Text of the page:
Katniss gets a lot of hate.
But not from me. I love Katniss. This shouldn’t be surprising, but it is. Isn’t it?
Why do people dislike her so much? It’s not because she’s an antagonist. It’s not even because she’s a poorly written character. It’s simply because she’s “whiny”. Look, I won’t deny that Katniss complains – that would be ridiculous – but I do think her actions are justified. Katniss suffers through so much at such a young age and I wish people wouldn’t act as if she doesn’t have the right to be bitter.
Before the first book even begins, Katniss has already lost her father to a mining accident. She may as well have lost her mother too, because Mrs. Everdeen goes into a deep depression after her husband dies. At the age of eleven, Katniss has to figure how she’s going to feed and care for her family, because her mother certainly isn’t going to. For a while they starve, but gradually Katniss grows bold enough to break the laws and hunt beyond the fence surrounding District 12. That’s a huge amount of responsibility for a kid.
When she is sixteen, her little sister is reaped into the Games and Katniss volunteers in her place. If you want to be a nitpicking literal-minded idiot then sure, you can claim that Katniss had a choice when it came to entering the Games. But let’s be smarter than that! Consider what a horrible situation our heroine is in: she can let Prim go and be forced to watch her die, or she can go herself and save her sister (at least temporarily).
She is shipped off to the Capitol and learns how to act in ways that viewers will like – friendly and confident, but not too much of either. She has to hide her real feelings because scared tributes won’t get sponsors; who would want to support an easy target? Additionally, Katniss’ fellow tribute, Peeta Mellark, is someone she knows. He saved her from starving in the past. Now she may have to kill him.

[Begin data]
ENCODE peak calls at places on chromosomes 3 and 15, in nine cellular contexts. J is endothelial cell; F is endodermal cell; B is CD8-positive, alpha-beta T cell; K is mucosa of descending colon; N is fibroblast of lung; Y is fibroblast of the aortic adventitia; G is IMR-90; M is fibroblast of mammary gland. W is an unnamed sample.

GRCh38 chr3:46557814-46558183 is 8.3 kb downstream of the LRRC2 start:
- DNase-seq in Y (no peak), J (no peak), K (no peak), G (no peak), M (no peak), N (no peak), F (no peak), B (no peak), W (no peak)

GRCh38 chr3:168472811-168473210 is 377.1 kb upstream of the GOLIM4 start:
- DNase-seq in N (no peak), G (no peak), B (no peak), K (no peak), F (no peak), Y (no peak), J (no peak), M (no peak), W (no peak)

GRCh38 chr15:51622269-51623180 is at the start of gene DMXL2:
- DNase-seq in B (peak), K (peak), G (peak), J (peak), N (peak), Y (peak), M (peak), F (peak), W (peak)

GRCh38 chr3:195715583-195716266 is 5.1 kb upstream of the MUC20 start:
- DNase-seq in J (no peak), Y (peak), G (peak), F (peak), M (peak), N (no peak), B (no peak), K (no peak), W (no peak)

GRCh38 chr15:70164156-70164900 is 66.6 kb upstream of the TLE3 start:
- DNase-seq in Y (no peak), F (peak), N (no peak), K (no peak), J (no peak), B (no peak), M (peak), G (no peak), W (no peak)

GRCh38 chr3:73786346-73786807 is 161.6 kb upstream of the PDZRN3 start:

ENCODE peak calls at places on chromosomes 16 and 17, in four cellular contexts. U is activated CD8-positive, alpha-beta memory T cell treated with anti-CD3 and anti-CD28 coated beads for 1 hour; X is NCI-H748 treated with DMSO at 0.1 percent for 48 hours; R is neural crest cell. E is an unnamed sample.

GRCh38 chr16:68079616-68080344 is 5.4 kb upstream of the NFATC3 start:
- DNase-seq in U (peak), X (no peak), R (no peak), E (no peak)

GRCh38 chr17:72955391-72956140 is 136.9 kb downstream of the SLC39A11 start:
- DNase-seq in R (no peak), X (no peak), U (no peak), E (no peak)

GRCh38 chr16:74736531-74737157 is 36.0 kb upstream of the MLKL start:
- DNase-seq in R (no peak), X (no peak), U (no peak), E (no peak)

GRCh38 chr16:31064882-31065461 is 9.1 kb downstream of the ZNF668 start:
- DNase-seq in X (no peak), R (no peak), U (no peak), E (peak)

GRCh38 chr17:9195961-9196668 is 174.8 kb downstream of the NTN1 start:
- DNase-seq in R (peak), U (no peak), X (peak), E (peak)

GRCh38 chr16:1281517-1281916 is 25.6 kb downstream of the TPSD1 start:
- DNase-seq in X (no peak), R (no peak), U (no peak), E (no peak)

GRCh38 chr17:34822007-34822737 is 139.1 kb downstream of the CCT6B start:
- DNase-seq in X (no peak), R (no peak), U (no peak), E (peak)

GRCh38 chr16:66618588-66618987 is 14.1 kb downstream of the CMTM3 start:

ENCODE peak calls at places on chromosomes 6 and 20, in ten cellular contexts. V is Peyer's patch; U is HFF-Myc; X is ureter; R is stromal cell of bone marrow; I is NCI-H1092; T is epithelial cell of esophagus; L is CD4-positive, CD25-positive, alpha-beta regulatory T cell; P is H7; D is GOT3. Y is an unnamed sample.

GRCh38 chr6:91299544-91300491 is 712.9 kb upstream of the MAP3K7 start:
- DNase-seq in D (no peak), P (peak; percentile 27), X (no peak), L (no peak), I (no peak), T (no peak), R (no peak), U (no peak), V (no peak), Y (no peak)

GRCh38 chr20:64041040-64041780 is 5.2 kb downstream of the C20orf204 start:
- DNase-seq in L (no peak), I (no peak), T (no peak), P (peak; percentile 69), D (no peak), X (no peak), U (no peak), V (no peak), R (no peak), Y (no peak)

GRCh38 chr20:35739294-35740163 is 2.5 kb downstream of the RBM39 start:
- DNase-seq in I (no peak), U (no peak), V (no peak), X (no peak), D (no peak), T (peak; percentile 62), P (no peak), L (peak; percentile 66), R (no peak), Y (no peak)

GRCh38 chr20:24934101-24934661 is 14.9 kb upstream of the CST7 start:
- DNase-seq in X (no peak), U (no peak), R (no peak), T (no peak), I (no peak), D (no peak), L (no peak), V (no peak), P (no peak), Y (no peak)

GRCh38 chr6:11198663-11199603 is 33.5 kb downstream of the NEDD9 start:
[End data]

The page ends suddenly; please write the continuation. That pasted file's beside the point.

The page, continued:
Fast forward to the Games, and Katniss spends several weeks alternately killing children, watching others kill children, starving, and fleeing for her life. Oh yes, and in order to get sponsors she has to pretend to be in love with Peeta, but he thinks she really is in love. That’s enough to make anyone depressed, panicky, and bitter.
And that’s only the beginning – her problems just get worse from there on out. Katniss is sent back into the arena for the Quarter Quell. She fights against the Capitol, witnessing several horrific deaths including those of Finnick (one of the few she really trusted) and her own sister. PEOPLE, SHE WATCHED HER LITTLE SISTER BE BLOWN UP. That’s horrible irony – she went into the Games (thereby bringing about the rebellion) to save Prim. And now she’s lost her forever.
By the end of the trilogy, Katniss has lost almost everything of importance: friends, family members, a normal childhood, her sanity. Night after night she wakes up screaming after horrible dreams caused by the PTSD. And you say she whines too much? Fine. I’d like to see you do better.
The key word here is “compassion”, guys. I know Katniss is a fictional character but she’s not so different from us. (George R.R. Martin says it much better than I ever could: “Just as you grieve if a friend is killed, you should grieve if a fictional character is killed. You should care. If somebody dies and you just go get more popcorn, it’s a superficial experience, isn’t it?”) Think of how you would react if all that happened to the girl on fire had happened to someone you knew. Wouldn’t you listen to and attempt to comfort them, even when they’ve gone into the Crying A Lot, My Life Is Awful mode?
Katniss is one of my favorite characters of all time. She’s brave, resourceful, kind, and smart. She’s a female protagonist in science fiction – do you realize how rare that is? (No, Princess Leia of Star Wars and Uhura from Star Trek don’t count; they’re only supporting characters. The female main characters of books like Divergent, Matched, and Cinder don’t count either, as they merely followed in Collins’ dystopian trend.) Yes, sometimes Katniss tests my patience, but then I remember all she’s experienced and I ease up on the poor girl. I don’t know about you but if I’d been through so much, I’d be a sobbing wreck by now.